For me, the assistance provided to Ukraine is a matter of national honor. As I pointed out in 2014 in The Christian Post (“Nuclear Proliferation, Ukraine, and the Cop on the Beat”), the United States formally guaranteed to protect Ukraine’s security if they gave up the nuclear weapons they had inherited when the Soviet Union dissolved in 1991 (at that point Ukraine was the third largest nuclear power in the world based on the nuclear weapons they inherited from the former Soviet Union).

The Clinton administration, rightly concerned about these weapons ending up in the hands of terrorists, made it a high priority to urge Ukraine to give up its nuclear weapons in return for economic aid and security guarantees. The result was the “Budapest Memorandum on Security Assurances” in which Ukraine gave up its nukes and signed the Nuclear Non-Proliferation Treaty, and Russia, Britain and the U.S. pledged to protect Ukraine’s “territorial integrity.”

Does the U.S. want to further destabilize the world order by once again going back on our word or failing to keep our word to other countries? If the answer is yes, think about what that would do to all of our commitments to allies around the world. If we allow Russia to succeed in this aggression, the world becomes a much more dangerous place as naked aggression is rewarded.

Furthermore, let’s clearly understand what would be happening in Ukraine if, absent American and Western military aid, the Russians had prevailed militarily.

Based on Russian behavior in the areas of Ukraine they have occupied, the picture is not pretty. There has been mass rape of Ukrainian women in occupied areas. The New York Times reported Ukrainian women who had been raped repeatedly, saying that Russian soldiers told them that they wanted to sexually assault Ukrainian women so repeatedly that these women would never want to be intimate with any man again — resulting in fewer Ukrainian babies.

Second, based on the mass graves and makeshift torture chambers uncovered in occupied areas of Ukraine that have been liberated, we would have concentration camps all across Ukraine with executions of Ukraine’s political and cultural leaders.

Third, the Ukrainian language would be banned in every area of society.

Fourth, approximately 150,000 Ukrainian children have already been kidnapped by the Russians and sent to Russia to be raised by Russian parents. If Russia is ultimately triumphant in this conflict, several hundred thousand more Ukrainian families will have their children kidnapped and sent to Russia for adoption.

It is worth noting here that Russia is in the midst of a demographic meltdown, according to demographer and economist Peter Zeihan (The End of the World is Just the Beginning, 2022). Zeihan explains that one reason Putin invaded Ukraine now was that given their horrific demographics, in a decade he would not have enough potential soldiers to invade.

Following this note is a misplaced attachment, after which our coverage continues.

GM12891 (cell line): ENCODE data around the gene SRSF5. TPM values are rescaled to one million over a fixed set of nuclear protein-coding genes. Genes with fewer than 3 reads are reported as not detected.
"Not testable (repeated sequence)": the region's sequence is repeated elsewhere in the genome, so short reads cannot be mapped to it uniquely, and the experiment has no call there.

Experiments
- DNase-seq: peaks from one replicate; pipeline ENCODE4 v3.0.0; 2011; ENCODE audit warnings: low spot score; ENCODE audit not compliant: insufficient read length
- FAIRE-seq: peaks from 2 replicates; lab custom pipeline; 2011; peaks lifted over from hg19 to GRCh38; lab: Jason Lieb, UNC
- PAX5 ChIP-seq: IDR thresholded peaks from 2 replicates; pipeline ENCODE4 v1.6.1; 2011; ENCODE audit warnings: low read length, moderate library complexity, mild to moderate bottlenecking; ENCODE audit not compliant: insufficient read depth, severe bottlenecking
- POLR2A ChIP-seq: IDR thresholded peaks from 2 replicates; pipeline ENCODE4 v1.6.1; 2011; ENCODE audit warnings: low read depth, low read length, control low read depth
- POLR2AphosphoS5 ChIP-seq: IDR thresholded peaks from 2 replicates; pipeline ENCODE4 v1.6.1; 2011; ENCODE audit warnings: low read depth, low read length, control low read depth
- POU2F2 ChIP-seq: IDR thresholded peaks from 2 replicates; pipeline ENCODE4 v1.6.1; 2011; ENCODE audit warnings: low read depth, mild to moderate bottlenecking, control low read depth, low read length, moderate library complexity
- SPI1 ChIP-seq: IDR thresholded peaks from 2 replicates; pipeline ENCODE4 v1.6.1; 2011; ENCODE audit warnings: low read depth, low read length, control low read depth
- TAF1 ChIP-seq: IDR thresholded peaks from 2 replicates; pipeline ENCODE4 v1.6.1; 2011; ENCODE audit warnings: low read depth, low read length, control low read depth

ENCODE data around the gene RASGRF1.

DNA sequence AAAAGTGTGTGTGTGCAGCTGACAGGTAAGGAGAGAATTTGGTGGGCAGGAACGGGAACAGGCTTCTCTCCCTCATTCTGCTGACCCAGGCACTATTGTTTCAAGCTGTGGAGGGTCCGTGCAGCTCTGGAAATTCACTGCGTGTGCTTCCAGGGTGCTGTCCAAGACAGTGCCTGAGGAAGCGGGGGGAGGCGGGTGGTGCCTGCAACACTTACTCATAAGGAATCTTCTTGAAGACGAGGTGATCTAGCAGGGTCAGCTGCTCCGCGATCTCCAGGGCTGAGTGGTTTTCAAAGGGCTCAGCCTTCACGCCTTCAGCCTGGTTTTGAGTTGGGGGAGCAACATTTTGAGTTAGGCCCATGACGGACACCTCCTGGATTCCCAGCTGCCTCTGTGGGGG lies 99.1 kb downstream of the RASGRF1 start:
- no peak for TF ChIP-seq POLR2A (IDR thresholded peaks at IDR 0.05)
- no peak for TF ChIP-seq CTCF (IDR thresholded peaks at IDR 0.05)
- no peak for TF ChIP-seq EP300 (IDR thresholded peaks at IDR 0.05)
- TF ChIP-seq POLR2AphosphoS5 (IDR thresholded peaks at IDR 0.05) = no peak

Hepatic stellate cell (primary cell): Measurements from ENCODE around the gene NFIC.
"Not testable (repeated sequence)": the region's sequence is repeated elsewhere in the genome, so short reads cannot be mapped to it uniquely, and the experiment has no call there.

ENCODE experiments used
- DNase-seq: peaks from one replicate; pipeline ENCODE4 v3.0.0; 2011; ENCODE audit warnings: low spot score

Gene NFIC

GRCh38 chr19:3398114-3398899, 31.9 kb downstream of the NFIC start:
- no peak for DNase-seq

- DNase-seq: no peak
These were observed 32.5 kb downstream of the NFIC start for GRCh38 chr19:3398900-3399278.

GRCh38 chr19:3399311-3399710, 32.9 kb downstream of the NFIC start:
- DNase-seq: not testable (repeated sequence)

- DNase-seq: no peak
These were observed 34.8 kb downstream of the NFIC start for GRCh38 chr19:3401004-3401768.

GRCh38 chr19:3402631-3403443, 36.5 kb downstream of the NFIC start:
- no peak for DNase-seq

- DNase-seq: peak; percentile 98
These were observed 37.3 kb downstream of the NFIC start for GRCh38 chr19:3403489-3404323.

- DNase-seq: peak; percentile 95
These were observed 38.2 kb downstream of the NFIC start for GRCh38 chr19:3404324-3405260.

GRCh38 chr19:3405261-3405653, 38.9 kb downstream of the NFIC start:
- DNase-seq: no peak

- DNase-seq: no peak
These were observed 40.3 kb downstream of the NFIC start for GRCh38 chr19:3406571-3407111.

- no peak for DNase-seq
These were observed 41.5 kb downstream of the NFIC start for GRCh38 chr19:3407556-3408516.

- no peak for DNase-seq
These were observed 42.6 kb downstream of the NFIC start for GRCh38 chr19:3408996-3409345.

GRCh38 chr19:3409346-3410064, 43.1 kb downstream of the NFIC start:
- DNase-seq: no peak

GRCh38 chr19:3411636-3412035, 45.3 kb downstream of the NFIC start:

Furthermore, how does anyone think that if Putin is successful in Ukraine, he will stop there? He will continue his aggression until he is stopped. If Putin is allowed to succeed, NATO will unravel as the nations of Europe, no longer able to trust the U.S., will all seek their own accommodation with Putin.

If we allow Putin to succeed in Ukraine, the world will quickly become a far more dangerous and barbarous place. Dictatorial fellow travelers in China and Iran will be emboldened to act in ever more barbarous ways as well.

And in Ukraine, America and the West have found a real country in every sense to help defend, not merely aspiring countries like Iraq and Afghanistan.

The Ukrainians are not asking for anyone to fight for them. They are fighting (quite bravely and well) for their own freedom. They are not asking us to fight. All they are asking for from us are the weapons with which to defend themselves.

The shameful argument that some conservatives are making is that it is costing us too much financially to aid the Ukrainians. It would be far more costly not to do something. Plus if you gave any fair-minded person 24 hours with the federal budget, they could find enough waste to arm Ukraine for years to come.

The world of freedom-loving nations should draw inspiration and resolve from our incredibly brave compatriots, the Ukrainians. I proudly wear a Ukrainian flag lapel pin every day as an act of solidarity. Such bravery should never be abandoned, but wholeheartedly supported. 

Dr. Richard Land, BA (Princeton, magna cum laude); D.Phil. (Oxford); Th.M (New Orleans Seminary). Dr. Land served as President of Southern Evangelical Seminary from July 2013 until July 2021. Upon his retirement, he was honored as President Emeritus and he continues to serve as an Adjunct Professor of Theology & Ethics. Dr. Land previously served as President of the Southern Baptist Convention's Ethics & Religious Liberty Commission (1988-2013) where he was also honored as President Emeritus upon his retirement. Dr. Land has also served as an Executive Editor and columnist for The Christian Post since 2011.

Dr. Land explores many timely and critical topics in his daily radio feature, “Bringing Every Thought Captive,” and in his weekly column for CP.